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Dairy Facts 2016

Budget Reductions May Move Up Farm Bill Rewrite

Jul 06, 2011

With the political climate in Washington, D.C., dominated by calls for austerity and debate over the debt ceiling, all aspects of the federal budget are open for reductions, including agriculture. Farm groups and members of Congress have expressed concerns about the depth of cuts targeted at agriculture and how this could impact timing for the 2012 Farm Bill reauthorization.

The House of Representatives recently passed an agriculture appropriations bill with cuts to various initiatives, such as food safety programs, subsidies and nutrition programs. This spending bill, however, is likely to face significant opposition from the Democrats who control the Senate.

Representative Jeff Flake (R-AZ) intends to introduce legislation this week that would promptly end direct payments to farmers. The House Agriculture Committee has begun oversight hearings to identify priorities and potential areas for budget reductions. Budget negotiators may require specific cuts to agriculture programs, which could require Congress to begin work on the 2012 Farm Bill on an earlier timeline.

Dairy Programs Account for Less Than 1 Percent

Spending for dairy programs, according to the latest estimates from the Congressional Budget Office, is a very small part, less than 1 percent, of the agriculture budget for commodity support and risk insurance. Even with so little farm bill funding dedicated to dairy, the National Milk Producers Federation has argued that its proposal to limit milk production, called the "Dairy Market Stabilization Program," is necessary to reduce spending and to pay for a new revenue insurance program. IDFA disagrees.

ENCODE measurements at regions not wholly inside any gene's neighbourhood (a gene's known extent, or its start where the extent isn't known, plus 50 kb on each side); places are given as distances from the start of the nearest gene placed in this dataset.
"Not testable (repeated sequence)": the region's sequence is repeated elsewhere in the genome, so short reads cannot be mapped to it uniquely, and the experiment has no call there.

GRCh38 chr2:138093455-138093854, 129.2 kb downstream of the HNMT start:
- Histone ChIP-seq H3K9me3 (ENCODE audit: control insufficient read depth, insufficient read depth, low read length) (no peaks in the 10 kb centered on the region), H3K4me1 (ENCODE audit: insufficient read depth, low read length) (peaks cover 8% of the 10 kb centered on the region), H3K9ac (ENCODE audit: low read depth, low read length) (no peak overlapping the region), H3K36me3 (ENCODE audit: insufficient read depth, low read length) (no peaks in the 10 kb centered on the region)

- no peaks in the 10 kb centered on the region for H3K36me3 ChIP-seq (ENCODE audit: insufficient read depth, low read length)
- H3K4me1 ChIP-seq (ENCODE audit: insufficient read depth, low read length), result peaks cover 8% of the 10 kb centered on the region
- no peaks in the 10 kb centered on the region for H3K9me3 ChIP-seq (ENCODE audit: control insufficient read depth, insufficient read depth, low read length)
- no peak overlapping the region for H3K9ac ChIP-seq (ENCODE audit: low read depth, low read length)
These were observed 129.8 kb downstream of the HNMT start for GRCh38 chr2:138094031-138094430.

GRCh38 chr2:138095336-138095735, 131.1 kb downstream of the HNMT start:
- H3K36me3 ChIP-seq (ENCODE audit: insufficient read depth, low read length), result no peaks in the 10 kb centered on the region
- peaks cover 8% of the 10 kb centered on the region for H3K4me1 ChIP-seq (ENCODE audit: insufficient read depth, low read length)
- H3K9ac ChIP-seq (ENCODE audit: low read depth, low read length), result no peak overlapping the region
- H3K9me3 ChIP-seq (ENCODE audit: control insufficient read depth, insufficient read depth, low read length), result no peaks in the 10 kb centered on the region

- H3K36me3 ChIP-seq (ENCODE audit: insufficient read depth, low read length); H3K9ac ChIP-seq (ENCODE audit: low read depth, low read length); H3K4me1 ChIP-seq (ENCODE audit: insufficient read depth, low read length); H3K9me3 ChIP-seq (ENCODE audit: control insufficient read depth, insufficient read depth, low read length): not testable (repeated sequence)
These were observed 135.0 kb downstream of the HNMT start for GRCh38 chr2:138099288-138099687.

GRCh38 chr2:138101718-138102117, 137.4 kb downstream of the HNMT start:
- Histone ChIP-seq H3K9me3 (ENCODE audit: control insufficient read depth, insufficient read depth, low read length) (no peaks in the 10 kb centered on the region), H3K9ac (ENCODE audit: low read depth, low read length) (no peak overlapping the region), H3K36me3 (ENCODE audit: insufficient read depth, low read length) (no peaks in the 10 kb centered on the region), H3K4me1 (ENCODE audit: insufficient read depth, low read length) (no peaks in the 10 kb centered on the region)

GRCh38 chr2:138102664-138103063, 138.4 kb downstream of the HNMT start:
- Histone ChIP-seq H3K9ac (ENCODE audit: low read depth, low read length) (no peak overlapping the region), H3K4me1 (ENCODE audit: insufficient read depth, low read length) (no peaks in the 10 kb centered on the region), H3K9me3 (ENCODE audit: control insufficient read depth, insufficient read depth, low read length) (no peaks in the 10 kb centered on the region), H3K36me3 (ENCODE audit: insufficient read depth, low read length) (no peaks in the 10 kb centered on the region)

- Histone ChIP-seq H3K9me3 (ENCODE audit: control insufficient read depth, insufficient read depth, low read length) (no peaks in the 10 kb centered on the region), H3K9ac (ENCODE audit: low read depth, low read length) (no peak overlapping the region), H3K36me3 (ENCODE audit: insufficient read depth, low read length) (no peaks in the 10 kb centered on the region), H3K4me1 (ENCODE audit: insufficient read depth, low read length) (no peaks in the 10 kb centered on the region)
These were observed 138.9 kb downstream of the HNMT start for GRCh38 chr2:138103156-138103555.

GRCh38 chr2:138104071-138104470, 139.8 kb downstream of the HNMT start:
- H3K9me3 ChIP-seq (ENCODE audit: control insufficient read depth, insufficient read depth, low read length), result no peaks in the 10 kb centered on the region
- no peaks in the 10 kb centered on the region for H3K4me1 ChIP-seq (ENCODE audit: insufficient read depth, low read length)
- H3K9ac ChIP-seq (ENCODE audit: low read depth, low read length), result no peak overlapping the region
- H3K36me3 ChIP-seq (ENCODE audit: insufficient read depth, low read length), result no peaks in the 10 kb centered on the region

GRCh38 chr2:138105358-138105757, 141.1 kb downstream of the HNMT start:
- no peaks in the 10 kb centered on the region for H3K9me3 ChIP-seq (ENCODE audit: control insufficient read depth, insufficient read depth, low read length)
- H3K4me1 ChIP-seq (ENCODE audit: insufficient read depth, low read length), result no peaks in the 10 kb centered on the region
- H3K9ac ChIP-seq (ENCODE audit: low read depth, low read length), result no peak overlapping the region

"Right now, the agriculture industry is caught up in the climate of belt-tightening," said Jerry Slominski, IDFA senior vice president of legislative affairs and economic policy. "Fortunately, our members who recently came to the Washington Conference were in the trenches meeting with representatives and senators, opposing supply control and other negative policies that would push farm support costs onto consumers."

In a sign of things to come, the Senate called off its holiday recess scheduled for this week. It will stay in session, along with the House, to focus on a budget deal to raise the debt ceiling.

For more information, contact Ruth Saunders, IDFA vice president of policy and legislative affairs, at or (202) 220-3553.


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